In older adolescents, exposure to irritants in the workplace may precipitate asthma symptoms (Kulig, 2000). Parents and siblings may feel the adolescent’s asthma restricts their lives, causing friction within the family. There can be resentment about additional chores, such as reducing exposure to house-dust mite, while the need to take time off work during acute episodes can cause problems, particularly for single parents (Simantov et al, 2000). Any of these factors can arouse feelings of worry, anger, guilt, resentment and frustration in the young person (Silvergalde et al, 1994).

The abolition of symptoms and excellent control are the goals of asthma treatment. The young person with asthma needs to know the basic facts about asthma as well as environmental control measures, self-monitoring techniques, the role of medication and the proper use of inhalers. However, non-compliance in this vulnerable age group is high and the ability to understand information about the nature of asthma often bears little relationship to compliance. While education is important, in itself it will not resolve non-compliance (Price, 1996). Poorly controlled asthma in adolescence may also indicate severe asthma that is undertreated rather than teenage rebellion and poor compliance (Crockett, 2000).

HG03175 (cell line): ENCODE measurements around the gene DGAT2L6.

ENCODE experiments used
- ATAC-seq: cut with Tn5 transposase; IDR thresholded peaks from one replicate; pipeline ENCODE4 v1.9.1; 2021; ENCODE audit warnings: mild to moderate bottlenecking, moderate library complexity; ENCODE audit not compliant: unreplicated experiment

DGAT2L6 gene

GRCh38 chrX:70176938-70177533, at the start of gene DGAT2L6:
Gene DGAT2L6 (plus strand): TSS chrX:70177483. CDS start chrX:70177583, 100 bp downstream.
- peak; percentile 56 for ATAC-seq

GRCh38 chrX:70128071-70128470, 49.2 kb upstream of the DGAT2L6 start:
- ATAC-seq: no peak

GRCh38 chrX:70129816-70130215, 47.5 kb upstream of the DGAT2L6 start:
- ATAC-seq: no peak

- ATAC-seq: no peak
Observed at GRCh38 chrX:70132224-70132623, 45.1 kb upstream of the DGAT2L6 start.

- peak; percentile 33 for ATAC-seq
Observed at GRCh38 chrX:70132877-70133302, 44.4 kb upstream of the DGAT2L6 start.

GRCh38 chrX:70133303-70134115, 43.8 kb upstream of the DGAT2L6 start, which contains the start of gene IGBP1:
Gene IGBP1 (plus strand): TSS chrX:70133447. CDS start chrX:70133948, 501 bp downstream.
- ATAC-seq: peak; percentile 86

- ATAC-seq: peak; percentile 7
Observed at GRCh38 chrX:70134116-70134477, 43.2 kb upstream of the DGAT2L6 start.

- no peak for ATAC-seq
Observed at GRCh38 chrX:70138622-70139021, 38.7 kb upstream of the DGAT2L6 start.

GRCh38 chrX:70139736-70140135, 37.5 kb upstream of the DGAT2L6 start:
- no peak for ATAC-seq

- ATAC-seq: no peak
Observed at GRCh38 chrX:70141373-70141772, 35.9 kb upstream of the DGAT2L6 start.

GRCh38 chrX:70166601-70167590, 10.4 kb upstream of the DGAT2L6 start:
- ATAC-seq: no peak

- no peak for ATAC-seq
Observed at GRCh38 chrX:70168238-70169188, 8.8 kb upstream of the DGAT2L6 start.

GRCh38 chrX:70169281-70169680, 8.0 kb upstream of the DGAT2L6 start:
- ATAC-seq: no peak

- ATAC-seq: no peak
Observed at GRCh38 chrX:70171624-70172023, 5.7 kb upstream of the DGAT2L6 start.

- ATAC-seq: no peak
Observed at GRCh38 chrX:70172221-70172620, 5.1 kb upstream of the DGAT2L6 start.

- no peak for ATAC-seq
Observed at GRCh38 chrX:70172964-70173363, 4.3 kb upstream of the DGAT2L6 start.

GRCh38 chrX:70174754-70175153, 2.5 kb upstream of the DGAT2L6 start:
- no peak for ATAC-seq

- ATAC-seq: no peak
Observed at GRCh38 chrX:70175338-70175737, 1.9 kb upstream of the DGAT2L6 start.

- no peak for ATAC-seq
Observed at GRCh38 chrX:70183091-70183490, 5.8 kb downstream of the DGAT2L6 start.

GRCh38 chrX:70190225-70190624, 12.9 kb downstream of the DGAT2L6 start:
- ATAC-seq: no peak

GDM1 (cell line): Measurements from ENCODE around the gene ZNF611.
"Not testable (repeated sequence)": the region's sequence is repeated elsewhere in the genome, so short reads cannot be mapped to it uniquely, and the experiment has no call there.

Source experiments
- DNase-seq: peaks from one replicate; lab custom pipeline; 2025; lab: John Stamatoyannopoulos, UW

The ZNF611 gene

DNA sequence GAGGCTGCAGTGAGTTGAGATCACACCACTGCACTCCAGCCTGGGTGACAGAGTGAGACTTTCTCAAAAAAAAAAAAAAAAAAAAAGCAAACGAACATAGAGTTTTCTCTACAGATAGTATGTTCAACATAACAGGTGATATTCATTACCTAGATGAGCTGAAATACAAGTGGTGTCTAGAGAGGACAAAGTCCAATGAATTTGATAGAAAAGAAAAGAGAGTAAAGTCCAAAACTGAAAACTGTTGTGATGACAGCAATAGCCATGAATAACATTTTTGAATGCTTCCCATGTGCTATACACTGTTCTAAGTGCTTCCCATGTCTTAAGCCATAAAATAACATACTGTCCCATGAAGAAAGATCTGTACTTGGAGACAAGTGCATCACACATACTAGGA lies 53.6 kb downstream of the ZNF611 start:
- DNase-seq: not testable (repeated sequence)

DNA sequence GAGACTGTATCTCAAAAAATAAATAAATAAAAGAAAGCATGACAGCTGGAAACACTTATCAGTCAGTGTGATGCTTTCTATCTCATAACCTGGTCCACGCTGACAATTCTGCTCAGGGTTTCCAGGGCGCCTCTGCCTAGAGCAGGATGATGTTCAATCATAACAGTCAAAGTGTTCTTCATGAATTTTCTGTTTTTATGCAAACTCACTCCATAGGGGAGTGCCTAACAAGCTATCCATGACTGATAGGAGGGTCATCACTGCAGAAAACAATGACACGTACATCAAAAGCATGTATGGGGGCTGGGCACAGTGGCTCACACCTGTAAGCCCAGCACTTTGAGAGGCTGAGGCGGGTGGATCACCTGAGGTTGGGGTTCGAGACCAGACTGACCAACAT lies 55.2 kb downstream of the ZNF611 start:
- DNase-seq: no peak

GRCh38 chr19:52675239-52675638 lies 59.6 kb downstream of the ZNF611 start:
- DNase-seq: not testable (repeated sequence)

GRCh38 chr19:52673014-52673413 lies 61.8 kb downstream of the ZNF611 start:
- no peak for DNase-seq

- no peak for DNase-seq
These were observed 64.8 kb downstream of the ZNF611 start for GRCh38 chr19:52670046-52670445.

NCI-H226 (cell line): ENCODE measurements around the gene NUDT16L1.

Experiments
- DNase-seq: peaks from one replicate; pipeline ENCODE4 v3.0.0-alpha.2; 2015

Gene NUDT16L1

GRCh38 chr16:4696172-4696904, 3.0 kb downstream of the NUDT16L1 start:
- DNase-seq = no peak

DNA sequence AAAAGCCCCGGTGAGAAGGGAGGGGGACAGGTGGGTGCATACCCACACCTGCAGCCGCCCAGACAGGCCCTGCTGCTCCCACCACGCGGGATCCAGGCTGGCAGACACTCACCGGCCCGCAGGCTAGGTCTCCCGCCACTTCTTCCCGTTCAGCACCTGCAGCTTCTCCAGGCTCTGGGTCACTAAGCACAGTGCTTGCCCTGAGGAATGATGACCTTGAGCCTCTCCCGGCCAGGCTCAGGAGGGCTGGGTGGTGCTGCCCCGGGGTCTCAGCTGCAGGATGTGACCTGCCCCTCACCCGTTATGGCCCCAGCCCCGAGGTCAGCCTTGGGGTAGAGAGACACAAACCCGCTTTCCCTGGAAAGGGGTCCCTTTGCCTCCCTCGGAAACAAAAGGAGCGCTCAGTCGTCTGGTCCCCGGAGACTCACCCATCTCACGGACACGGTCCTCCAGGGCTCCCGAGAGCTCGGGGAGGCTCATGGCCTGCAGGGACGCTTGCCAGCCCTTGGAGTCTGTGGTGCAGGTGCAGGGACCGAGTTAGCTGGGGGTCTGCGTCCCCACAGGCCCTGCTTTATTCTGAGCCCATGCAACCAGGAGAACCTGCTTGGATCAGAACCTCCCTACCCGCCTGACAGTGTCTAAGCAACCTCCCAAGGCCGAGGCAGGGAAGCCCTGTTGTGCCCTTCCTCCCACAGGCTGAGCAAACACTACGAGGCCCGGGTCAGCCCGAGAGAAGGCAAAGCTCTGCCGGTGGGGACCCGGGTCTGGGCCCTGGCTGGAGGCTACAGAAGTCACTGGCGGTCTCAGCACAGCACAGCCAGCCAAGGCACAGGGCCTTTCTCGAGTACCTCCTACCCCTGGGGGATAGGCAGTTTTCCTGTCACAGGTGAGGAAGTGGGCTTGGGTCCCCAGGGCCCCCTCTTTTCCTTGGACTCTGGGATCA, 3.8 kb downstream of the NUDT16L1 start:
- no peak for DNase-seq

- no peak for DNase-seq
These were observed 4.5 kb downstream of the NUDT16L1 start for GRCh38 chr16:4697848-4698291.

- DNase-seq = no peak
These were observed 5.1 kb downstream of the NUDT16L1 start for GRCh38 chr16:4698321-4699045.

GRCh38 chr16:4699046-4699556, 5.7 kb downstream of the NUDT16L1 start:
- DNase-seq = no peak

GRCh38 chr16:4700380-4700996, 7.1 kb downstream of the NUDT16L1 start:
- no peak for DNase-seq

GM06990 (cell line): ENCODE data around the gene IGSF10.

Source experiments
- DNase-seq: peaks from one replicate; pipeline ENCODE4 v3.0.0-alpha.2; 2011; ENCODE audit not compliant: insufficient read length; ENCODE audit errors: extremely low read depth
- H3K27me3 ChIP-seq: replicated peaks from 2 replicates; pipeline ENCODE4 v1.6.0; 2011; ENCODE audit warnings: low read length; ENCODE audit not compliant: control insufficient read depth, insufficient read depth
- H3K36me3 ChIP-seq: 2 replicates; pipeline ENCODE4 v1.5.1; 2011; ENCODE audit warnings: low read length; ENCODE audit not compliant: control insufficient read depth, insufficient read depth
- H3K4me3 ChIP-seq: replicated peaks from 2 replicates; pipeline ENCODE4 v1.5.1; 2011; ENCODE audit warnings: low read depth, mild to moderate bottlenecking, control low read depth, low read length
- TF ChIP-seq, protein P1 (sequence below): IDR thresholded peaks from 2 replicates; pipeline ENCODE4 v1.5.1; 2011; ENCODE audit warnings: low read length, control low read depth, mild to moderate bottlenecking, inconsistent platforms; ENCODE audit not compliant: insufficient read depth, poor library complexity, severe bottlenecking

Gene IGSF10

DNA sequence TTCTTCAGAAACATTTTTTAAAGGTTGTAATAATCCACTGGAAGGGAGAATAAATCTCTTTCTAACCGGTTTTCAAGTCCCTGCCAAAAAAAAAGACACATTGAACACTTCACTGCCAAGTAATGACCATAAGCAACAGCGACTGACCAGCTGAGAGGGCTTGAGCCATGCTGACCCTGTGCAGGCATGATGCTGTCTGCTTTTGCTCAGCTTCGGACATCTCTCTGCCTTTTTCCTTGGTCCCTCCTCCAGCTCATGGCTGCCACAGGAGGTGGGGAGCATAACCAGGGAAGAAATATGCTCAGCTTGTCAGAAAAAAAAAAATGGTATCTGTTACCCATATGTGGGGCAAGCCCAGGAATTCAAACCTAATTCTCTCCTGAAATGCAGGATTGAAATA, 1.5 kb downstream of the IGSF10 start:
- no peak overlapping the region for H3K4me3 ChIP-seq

Compliance

Failing to take prescribed medication can exacerbate asthma and lead to an increase in its severity, resulting in the need for more powerful medication and hospital admission (Price and Kemp, 1999). But having to take medication, especially in public, identifies the young person as different from his or her peers and he or she may feel angry and resentful about having to do so. Adolescents cite forgetfulness, lack of faith in medication, denial of diagnosis, difficulty using inhalers, inconvenience, fear of side-effects, laziness and embarrassment as reasons for non-compliance (Buston and Wood, 2000). Certainly compliance is better in children, who are given medication by their parents, than it is in adolescents who are taking medication on their own (Raherson et al, 2000). Perhaps it is not surprising that adolescents are disproportionately represented in mortality statistics (Raherson et al, 2000). Three times as many children aged 10-14 and six times as many aged 15-20 died of asthma during the period from 1990 to 1992 compared with those aged between five and 10 (Price, 1996).